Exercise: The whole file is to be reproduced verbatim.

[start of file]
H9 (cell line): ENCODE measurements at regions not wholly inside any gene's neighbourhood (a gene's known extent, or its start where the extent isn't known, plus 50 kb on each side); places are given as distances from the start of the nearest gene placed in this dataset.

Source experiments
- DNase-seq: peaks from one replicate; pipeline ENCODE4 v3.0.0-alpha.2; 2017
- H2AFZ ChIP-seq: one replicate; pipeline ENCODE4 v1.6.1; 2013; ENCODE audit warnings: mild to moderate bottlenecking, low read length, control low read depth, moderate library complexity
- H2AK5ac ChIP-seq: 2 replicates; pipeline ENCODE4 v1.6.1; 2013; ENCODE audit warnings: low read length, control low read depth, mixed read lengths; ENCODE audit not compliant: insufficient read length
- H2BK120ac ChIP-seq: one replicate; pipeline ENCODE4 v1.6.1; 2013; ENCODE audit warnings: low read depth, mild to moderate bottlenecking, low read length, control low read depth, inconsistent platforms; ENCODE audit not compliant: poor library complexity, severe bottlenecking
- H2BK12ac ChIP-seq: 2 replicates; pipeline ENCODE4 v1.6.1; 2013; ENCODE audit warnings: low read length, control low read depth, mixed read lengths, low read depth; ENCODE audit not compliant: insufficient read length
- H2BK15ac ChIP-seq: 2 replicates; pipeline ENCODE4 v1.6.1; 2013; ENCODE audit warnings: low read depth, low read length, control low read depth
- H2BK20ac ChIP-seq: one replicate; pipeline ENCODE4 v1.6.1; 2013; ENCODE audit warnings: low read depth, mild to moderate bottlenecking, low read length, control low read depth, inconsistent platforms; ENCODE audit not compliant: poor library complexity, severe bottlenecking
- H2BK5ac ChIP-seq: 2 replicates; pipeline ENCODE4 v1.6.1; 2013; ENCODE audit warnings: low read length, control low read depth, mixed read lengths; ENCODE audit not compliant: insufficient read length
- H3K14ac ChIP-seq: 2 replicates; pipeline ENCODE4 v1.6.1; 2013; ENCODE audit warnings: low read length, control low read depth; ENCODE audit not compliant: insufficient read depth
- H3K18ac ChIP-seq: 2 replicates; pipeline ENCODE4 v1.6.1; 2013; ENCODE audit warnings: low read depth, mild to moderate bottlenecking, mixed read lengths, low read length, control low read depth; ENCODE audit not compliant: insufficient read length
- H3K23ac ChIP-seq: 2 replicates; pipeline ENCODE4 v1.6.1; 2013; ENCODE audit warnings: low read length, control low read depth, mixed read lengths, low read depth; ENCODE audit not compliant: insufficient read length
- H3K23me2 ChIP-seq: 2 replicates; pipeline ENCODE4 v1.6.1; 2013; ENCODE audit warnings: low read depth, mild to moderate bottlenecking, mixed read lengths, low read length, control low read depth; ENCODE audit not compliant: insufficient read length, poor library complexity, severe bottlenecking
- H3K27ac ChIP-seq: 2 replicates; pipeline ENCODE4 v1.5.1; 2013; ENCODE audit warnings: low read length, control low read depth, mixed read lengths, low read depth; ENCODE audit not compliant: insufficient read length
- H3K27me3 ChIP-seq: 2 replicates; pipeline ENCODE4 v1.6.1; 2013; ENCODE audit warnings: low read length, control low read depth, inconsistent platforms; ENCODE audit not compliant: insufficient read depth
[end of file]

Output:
H9 (cell line): ENCODE measurements at regions not wholly inside any gene's neighbourhood (a gene's known extent, or its start where the extent isn't known, plus 50 kb on each side); places are given as distances from the start of the nearest gene placed in this dataset.

Source experiments
- DNase-seq: peaks from one replicate; pipeline ENCODE4 v3.0.0-alpha.2; 2017
- H2AFZ ChIP-seq: one replicate; pipeline ENCODE4 v1.6.1; 2013; ENCODE audit warnings: mild to moderate bottlenecking, low read length, control low read depth, moderate library complexity
- H2AK5ac ChIP-seq: 2 replicates; pipeline ENCODE4 v1.6.1; 2013; ENCODE audit warnings: low read length, control low read depth, mixed read lengths; ENCODE audit not compliant: insufficient read length
- H2BK120ac ChIP-seq: one replicate; pipeline ENCODE4 v1.6.1; 2013; ENCODE audit warnings: low read depth, mild to moderate bottlenecking, low read length, control low read depth, inconsistent platforms; ENCODE audit not compliant: poor library complexity, severe bottlenecking
- H2BK12ac ChIP-seq: 2 replicates; pipeline ENCODE4 v1.6.1; 2013; ENCODE audit warnings: low read length, control low read depth, mixed read lengths, low read depth; ENCODE audit not compliant: insufficient read length
- H2BK15ac ChIP-seq: 2 replicates; pipeline ENCODE4 v1.6.1; 2013; ENCODE audit warnings: low read depth, low read length, control low read depth
- H2BK20ac ChIP-seq: one replicate; pipeline ENCODE4 v1.6.1; 2013; ENCODE audit warnings: low read depth, mild to moderate bottlenecking, low read length, control low read depth, inconsistent platforms; ENCODE audit not compliant: poor library complexity, severe bottlenecking
- H2BK5ac ChIP-seq: 2 replicates; pipeline ENCODE4 v1.6.1; 2013; ENCODE audit warnings: low read length, control low read depth, mixed read lengths; ENCODE audit not compliant: insufficient read length
- H3K14ac ChIP-seq: 2 replicates; pipeline ENCODE4 v1.6.1; 2013; ENCODE audit warnings: low read length, control low read depth; ENCODE audit not compliant: insufficient read depth
- H3K18ac ChIP-seq: 2 replicates; pipeline ENCODE4 v1.6.1; 2013; ENCODE audit warnings: low read depth, mild to moderate bottlenecking, mixed read lengths, low read length, control low read depth; ENCODE audit not compliant: insufficient read length
- H3K23ac ChIP-seq: 2 replicates; pipeline ENCODE4 v1.6.1; 2013; ENCODE audit warnings: low read length, control low read depth, mixed read lengths, low read depth; ENCODE audit not compliant: insufficient read length
- H3K23me2 ChIP-seq: 2 replicates; pipeline ENCODE4 v1.6.1; 2013; ENCODE audit warnings: low read depth, mild to moderate bottlenecking, mixed read lengths, low read length, control low read depth; ENCODE audit not compliant: insufficient read length, poor library complexity, severe bottlenecking
- H3K27ac ChIP-seq: 2 replicates; pipeline ENCODE4 v1.5.1; 2013; ENCODE audit warnings: low read length, control low read depth, mixed read lengths, low read depth; ENCODE audit not compliant: insufficient read length
- H3K27me3 ChIP-seq: 2 replicates; pipeline ENCODE4 v1.6.1; 2013; ENCODE audit warnings: low read length, control low read depth, inconsistent platforms; ENCODE audit not compliant: insufficient read depth